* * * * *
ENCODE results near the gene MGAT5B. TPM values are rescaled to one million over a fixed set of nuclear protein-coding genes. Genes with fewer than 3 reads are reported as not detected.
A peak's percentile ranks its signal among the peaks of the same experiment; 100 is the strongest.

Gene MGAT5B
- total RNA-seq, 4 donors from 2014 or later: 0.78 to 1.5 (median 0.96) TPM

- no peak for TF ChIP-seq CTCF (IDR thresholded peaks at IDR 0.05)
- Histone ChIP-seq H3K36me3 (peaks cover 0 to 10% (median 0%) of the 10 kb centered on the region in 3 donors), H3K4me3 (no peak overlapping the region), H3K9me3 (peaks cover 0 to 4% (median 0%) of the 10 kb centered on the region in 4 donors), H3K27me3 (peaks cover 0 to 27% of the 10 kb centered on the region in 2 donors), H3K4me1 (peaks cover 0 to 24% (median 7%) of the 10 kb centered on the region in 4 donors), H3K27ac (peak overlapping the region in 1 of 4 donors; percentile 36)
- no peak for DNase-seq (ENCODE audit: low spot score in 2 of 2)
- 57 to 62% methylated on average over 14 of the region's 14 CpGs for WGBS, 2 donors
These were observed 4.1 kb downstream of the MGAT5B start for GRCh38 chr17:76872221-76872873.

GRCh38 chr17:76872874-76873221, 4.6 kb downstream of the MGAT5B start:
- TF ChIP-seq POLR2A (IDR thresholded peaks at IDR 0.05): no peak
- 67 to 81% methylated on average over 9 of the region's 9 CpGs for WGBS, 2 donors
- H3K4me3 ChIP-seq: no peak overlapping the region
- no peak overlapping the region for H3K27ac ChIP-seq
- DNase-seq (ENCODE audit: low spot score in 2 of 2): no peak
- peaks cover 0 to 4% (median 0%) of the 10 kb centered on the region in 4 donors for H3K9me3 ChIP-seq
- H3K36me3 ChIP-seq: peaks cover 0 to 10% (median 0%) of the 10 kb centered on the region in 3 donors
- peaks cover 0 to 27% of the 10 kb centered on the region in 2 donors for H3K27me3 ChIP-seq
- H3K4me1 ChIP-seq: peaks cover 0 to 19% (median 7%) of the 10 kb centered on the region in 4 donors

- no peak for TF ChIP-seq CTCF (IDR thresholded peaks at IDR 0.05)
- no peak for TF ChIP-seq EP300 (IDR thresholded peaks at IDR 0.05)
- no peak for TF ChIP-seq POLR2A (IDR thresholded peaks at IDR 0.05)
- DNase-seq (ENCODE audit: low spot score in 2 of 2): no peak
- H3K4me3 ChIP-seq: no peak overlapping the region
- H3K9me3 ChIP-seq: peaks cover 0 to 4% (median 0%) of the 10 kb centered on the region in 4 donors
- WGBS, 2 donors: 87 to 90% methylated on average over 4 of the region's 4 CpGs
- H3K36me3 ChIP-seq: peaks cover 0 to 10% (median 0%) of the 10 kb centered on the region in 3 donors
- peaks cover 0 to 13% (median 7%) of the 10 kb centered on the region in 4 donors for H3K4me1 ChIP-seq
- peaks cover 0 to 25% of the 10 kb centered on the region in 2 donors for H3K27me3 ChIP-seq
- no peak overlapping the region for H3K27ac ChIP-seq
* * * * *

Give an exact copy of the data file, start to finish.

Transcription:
ENCODE results near the gene MGAT5B. TPM values are rescaled to one million over a fixed set of nuclear protein-coding genes. Genes with fewer than 3 reads are reported as not detected.
A peak's percentile ranks its signal among the peaks of the same experiment; 100 is the strongest.

Gene MGAT5B
- total RNA-seq, 4 donors from 2014 or later: 0.78 to 1.5 (median 0.96) TPM

- no peak for TF ChIP-seq CTCF (IDR thresholded peaks at IDR 0.05)
- Histone ChIP-seq H3K36me3 (peaks cover 0 to 10% (median 0%) of the 10 kb centered on the region in 3 donors), H3K4me3 (no peak overlapping the region), H3K9me3 (peaks cover 0 to 4% (median 0%) of the 10 kb centered on the region in 4 donors), H3K27me3 (peaks cover 0 to 27% of the 10 kb centered on the region in 2 donors), H3K4me1 (peaks cover 0 to 24% (median 7%) of the 10 kb centered on the region in 4 donors), H3K27ac (peak overlapping the region in 1 of 4 donors; percentile 36)
- no peak for DNase-seq (ENCODE audit: low spot score in 2 of 2)
- 57 to 62% methylated on average over 14 of the region's 14 CpGs for WGBS, 2 donors
These were observed 4.1 kb downstream of the MGAT5B start for GRCh38 chr17:76872221-76872873.

GRCh38 chr17:76872874-76873221, 4.6 kb downstream of the MGAT5B start:
- TF ChIP-seq POLR2A (IDR thresholded peaks at IDR 0.05): no peak
- 67 to 81% methylated on average over 9 of the region's 9 CpGs for WGBS, 2 donors
- H3K4me3 ChIP-seq: no peak overlapping the region
- no peak overlapping the region for H3K27ac ChIP-seq
- DNase-seq (ENCODE audit: low spot score in 2 of 2): no peak
- peaks cover 0 to 4% (median 0%) of the 10 kb centered on the region in 4 donors for H3K9me3 ChIP-seq
- H3K36me3 ChIP-seq: peaks cover 0 to 10% (median 0%) of the 10 kb centered on the region in 3 donors
- peaks cover 0 to 27% of the 10 kb centered on the region in 2 donors for H3K27me3 ChIP-seq
- H3K4me1 ChIP-seq: peaks cover 0 to 19% (median 7%) of the 10 kb centered on the region in 4 donors

- no peak for TF ChIP-seq CTCF (IDR thresholded peaks at IDR 0.05)
- no peak for TF ChIP-seq EP300 (IDR thresholded peaks at IDR 0.05)
- no peak for TF ChIP-seq POLR2A (IDR thresholded peaks at IDR 0.05)
- DNase-seq (ENCODE audit: low spot score in 2 of 2): no peak
- H3K4me3 ChIP-seq: no peak overlapping the region
- H3K9me3 ChIP-seq: peaks cover 0 to 4% (median 0%) of the 10 kb centered on the region in 4 donors
- WGBS, 2 donors: 87 to 90% methylated on average over 4 of the region's 4 CpGs
- H3K36me3 ChIP-seq: peaks cover 0 to 10% (median 0%) of the 10 kb centered on the region in 3 donors
- peaks cover 0 to 13% (median 7%) of the 10 kb centered on the region in 4 donors for H3K4me1 ChIP-seq
- peaks cover 0 to 25% of the 10 kb centered on the region in 2 donors for H3K27me3 ChIP-seq
- no peak overlapping the region for H3K27ac ChIP-seq